Sexual predation in the various offshoots of the home I call “poetry” or “writing” are hitting mainstream media outlets, now. Some of the chatter I’ve witnessed around those communities makes me want to say this: I think that victim blaming and the blinders around sexual assault are frankly tied to a totally insufficient understanding of what constitutes “violence” or “coercion,” as well as “resistance.”
Comedian Louis CK once pointed this out in a stand-up bit, in which he describes how after a date, a guy goes in for a kiss, while the woman–who is NOT interested–gently turns it into a hug and thanks him for the date. The guy walks away thinking this means she’s still into him. Most “women” in this situation would see how she’s clearly not interested in dating the man. The woman used this “soft” no as a way of avoiding *overt conflict* between them. Louis CK pointed out how this was magical. How did she learn to do this? Well, it’s because the man *could potentially kill her.* She’s so brave to date, because men can physically overpower her at any time. Louis CK of course overstates this to make it hilarious, but the not so subtle subtext is totally terrifying, because it is totally true. Most women who are murdered and attacked are murdered and attacked by men they know.
A lot of times we read these women’s behaviors as avoidant and unassertive, without recognizing them as *survival strategies* in a potentially violent, definitely coercive environment. We fail to recognize or value this as a frequently used strategy by those who don’t wield power–a way of navigating the social terrain with as little scathing as possible. Not everyone has the vigor and guts to scream their head off or fight off an attacker. The poetry world I live in is mostly kind, and I have frequently stayed with people I do not know well–all because I have a connection to them through our love of writing. This habit can be dangerous, I have learned. I once had a man WALK INTO MY BEDROOM AND LAY DOWN IN MY BED after I told him not to. I was a *guest* in his home, and we were very alone. Please imagine my terror. He touched me and made his intentions very clear, and THANKFULLY, my persistent but assertively NICE NO got him to leave. I could be telling an INCREDIBLY different story if my “nice-ness” hadn’t worked or if he simply decided to only value me as a sexual object in that instant. It was close.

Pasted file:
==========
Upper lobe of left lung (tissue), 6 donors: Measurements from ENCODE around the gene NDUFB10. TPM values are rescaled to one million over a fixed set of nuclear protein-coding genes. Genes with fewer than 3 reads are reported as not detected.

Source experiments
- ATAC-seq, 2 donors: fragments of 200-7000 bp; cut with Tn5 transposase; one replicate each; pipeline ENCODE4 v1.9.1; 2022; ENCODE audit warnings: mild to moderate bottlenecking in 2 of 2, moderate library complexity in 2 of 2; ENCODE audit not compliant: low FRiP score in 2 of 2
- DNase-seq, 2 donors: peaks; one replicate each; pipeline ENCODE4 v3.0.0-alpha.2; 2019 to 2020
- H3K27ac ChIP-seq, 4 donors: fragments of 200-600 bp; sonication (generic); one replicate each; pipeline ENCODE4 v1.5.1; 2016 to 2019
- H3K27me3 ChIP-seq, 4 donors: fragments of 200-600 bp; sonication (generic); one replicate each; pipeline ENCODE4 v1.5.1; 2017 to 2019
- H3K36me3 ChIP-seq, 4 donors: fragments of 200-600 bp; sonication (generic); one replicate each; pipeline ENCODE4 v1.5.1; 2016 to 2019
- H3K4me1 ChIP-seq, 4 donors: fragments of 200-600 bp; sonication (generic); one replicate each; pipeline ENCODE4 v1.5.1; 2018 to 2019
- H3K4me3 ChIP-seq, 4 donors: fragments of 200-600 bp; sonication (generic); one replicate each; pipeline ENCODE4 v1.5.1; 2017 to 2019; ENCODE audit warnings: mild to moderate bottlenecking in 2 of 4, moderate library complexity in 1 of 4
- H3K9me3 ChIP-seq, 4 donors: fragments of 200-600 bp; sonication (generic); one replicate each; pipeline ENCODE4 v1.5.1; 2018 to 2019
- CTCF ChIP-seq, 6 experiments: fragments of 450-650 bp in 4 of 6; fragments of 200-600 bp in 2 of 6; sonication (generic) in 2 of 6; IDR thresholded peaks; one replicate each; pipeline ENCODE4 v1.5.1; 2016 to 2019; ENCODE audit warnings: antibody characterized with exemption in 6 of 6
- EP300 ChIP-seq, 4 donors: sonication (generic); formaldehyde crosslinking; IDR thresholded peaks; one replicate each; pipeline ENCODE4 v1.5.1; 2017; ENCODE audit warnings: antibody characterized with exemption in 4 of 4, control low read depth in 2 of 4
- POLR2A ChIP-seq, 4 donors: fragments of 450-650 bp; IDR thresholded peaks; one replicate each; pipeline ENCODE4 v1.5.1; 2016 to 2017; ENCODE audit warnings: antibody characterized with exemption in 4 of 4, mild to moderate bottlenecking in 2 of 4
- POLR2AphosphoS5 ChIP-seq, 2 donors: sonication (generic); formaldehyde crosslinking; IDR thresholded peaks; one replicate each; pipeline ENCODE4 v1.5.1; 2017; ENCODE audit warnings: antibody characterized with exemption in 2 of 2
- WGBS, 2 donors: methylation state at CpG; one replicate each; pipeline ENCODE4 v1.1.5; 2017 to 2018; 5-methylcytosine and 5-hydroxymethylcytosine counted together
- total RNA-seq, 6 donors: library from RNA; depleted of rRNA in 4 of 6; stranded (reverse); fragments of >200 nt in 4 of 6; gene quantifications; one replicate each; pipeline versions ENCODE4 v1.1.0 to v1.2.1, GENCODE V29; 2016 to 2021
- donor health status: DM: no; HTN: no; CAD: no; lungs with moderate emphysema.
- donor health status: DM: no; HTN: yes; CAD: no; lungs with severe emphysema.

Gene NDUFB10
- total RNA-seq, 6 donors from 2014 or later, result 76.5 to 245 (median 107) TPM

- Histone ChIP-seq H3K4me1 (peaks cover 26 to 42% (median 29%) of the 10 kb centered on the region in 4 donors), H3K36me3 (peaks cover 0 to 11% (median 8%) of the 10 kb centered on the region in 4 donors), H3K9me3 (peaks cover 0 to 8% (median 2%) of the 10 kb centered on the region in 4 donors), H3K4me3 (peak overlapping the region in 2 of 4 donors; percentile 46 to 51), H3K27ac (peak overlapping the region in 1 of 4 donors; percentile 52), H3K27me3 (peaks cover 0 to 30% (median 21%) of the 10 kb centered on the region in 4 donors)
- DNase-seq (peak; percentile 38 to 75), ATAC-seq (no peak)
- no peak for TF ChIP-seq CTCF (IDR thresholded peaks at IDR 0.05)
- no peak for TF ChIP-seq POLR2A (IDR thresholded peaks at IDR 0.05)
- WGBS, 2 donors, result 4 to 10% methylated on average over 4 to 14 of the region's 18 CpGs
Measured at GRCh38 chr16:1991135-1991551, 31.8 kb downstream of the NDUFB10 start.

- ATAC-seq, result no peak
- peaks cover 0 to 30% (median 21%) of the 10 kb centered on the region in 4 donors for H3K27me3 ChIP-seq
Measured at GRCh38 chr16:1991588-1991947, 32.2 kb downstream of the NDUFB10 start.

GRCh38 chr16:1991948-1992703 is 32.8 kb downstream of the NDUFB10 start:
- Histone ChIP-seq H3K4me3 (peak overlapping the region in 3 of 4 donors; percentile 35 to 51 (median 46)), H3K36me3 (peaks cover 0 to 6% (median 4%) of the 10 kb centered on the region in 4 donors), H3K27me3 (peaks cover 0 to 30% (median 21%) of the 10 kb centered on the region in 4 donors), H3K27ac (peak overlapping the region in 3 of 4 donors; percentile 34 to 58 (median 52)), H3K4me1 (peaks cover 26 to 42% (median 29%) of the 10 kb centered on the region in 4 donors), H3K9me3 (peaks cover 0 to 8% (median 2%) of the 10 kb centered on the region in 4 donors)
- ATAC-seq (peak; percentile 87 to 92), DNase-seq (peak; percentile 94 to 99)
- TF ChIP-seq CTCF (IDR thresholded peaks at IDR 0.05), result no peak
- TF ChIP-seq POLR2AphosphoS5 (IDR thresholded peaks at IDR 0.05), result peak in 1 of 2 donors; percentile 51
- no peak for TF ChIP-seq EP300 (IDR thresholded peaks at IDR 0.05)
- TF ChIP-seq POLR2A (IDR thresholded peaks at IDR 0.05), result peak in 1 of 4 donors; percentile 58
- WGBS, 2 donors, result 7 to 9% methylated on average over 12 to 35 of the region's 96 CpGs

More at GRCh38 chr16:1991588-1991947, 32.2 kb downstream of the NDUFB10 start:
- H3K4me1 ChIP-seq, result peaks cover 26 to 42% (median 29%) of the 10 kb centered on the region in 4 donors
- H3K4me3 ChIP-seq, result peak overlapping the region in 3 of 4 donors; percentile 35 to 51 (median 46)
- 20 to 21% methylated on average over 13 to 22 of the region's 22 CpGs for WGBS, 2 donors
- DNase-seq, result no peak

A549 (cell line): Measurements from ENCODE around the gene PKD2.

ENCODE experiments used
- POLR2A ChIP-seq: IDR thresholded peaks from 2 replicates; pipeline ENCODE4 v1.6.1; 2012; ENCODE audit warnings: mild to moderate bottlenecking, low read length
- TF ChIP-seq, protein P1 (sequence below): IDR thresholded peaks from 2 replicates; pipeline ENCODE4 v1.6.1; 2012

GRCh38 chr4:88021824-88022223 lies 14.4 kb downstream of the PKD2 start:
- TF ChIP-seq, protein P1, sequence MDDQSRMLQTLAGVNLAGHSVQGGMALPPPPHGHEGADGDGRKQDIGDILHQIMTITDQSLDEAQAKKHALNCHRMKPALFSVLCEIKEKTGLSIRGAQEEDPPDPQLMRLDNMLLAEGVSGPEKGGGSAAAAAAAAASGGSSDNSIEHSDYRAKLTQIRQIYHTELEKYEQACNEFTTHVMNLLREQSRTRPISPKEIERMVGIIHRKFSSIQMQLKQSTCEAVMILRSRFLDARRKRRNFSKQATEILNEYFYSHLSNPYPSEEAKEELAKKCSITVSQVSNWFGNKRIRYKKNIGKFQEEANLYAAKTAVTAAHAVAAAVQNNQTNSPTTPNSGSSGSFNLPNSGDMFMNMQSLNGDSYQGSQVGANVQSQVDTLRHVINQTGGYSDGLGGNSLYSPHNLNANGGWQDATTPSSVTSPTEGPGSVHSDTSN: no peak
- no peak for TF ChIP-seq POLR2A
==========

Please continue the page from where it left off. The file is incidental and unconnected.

For a lot of folks who’ve been on the “nice” or “avoidant” or “passive” side of a social situation, I think you would agree with me that you take this tactic because you don’t want to create a “big issue” or “stink” about something. That language of “not wanting to make a stink” or “big issue” is a way YOU ARE MASKING YOUR OWN TERROR TO YOURSELF. BECAUSE TO ACKNOWLEDGE IT IS TO BE OVERWHELMED BY IT.
So please, do not victim-blame niceness. It’s a strategy that didn’t work. It’s often the only one the person could access.